I Was Hurt Driving a Commercial Vehicle: Can I Sue?

Shot of a happy delivery man driving his van with boxes in the front seat

Commercial vehicle accidents can get much more complicated than other forms of traffic accidents. When two cars are in a wreck, usually it’s one or the other driver that’s responsible. With commercial vehicles, not only are the drivers of both vehicles involved, but the company who owns the commercial car or truck, the loaders and even possibly the parts manufacturers.

Usually, however, if you’re the one driving and you get hurt in an accident while you’re at work, you’ll be covered by workers’ comp. The other driver may be able to file suit against both you and your employer, if you’re at fault, depending on the circumstances. Read about commercial truck accidents, how workers’ compensation plays in, and when you might have a suit against the other driver.

Commercial Truck Accidents and Workers’ Comp

Whenever you’re in an accident of any kind at work, whether it’s slipping on your way to the bathroom or being involved in commercial truck accidents, you are covered by workers’ compensation. Workers’ comp is a no-fault insurance system that exists to cover you for medical bills and weekly compensation based on your existing wages, any time you’re in a work-related accident.

This form of insurance covers you regardless of whether the accident was your fault. However, the benefits you can collect are limited and you can’t get things like emotional damages, loss of consortium or pain and suffering from workers’ comp. It’s there just to cover your measurable financial losses due to your medical bills and inability to work.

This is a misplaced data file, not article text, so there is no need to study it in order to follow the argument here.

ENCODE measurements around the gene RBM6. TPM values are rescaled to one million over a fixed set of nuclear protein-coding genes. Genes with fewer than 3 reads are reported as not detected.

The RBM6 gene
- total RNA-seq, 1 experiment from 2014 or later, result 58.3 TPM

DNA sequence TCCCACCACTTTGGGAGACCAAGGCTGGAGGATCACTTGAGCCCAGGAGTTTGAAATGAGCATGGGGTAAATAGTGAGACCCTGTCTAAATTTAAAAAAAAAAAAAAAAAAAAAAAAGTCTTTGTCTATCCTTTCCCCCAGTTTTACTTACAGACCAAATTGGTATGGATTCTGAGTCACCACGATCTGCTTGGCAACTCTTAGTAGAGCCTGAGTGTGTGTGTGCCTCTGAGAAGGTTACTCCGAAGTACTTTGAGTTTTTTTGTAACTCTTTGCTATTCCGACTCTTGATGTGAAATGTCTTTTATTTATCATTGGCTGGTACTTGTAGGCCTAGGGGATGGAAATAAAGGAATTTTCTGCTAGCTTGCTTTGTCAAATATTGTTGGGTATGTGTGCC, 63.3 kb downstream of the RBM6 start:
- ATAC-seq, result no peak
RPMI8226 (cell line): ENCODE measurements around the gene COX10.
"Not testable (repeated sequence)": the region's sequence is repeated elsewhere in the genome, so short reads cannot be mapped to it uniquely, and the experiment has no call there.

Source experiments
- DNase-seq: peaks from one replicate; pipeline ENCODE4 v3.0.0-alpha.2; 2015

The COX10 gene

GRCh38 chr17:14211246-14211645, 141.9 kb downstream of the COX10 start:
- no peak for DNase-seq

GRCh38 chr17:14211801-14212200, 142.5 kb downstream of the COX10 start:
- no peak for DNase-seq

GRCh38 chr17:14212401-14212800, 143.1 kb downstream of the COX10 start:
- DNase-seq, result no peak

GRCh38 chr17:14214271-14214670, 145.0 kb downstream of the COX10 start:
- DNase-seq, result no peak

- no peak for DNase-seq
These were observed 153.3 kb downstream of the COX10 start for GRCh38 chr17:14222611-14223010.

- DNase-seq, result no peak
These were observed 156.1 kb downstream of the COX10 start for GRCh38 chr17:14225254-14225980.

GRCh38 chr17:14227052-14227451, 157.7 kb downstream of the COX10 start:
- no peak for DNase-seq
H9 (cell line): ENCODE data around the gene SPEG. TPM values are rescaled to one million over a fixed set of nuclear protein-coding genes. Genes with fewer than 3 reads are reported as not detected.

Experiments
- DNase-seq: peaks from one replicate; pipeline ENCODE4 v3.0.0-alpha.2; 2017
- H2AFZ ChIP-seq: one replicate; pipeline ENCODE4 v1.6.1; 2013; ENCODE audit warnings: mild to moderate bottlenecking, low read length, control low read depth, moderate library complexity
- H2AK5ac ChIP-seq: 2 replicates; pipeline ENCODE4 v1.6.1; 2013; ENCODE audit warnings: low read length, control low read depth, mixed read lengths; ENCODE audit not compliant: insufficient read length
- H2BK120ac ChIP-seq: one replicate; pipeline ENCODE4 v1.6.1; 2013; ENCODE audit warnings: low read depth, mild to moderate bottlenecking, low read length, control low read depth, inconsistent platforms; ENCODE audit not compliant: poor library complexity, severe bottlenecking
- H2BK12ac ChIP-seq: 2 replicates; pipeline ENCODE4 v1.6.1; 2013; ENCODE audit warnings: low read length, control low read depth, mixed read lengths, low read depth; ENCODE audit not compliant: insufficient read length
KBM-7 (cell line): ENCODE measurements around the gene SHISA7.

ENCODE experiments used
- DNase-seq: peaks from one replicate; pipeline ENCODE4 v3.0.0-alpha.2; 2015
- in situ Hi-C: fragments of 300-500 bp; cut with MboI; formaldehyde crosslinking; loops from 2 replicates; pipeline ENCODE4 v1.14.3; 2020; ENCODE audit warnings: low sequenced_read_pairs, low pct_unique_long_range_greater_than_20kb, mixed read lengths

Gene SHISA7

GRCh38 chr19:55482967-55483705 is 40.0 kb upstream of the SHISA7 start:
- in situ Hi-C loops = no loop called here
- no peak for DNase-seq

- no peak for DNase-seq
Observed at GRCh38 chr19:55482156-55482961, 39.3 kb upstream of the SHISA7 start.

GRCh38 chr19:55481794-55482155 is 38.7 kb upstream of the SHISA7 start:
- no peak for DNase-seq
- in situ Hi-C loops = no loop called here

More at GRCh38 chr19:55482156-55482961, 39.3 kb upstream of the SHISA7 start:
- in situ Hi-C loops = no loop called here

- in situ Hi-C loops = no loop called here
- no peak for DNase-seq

Can I File a Personal Injury Suit?

By accepting your job with workers’ comp coverage, you are assumed to forfeit your ability to sue your employer for injuries. This means that, in the vast majority of cases, you cannot file a personal injury suit against your employer.

However, you may be able to file suit against the other driver, if they were negligent and caused the accident. In such cases, you can collect workers’ compensation while you pursue your other lawsuit. It’s vital to understand, though, that when you receive your settlement, you must pay back the insurance company for the worker’s comp benefits you received. You cannot “double dip” and collect both workers’ comp and personal injury compensation.

A personal injury suit could be worth far more than workers’ comp. It pays not only your medical bills and lost wages, but lost potential future compensation, pain and suffering, emotional damages, damage to your quality of life, damage to relationships, loss of consortium and a range of other potential damages.

Contact The Law Offices of Peter Davis

If you’ve been hurt on the job while driving a commercial vehicle and are having trouble with workers’ compensation or think you may have a third-party liability suit against the other driver, contact a workers’ comp and personal injury lawyer at your local Paterson, NJ Law Offices of Peter Davis. We can help you understand the legal details of your situation and help you make your case if you are entitled to compensation.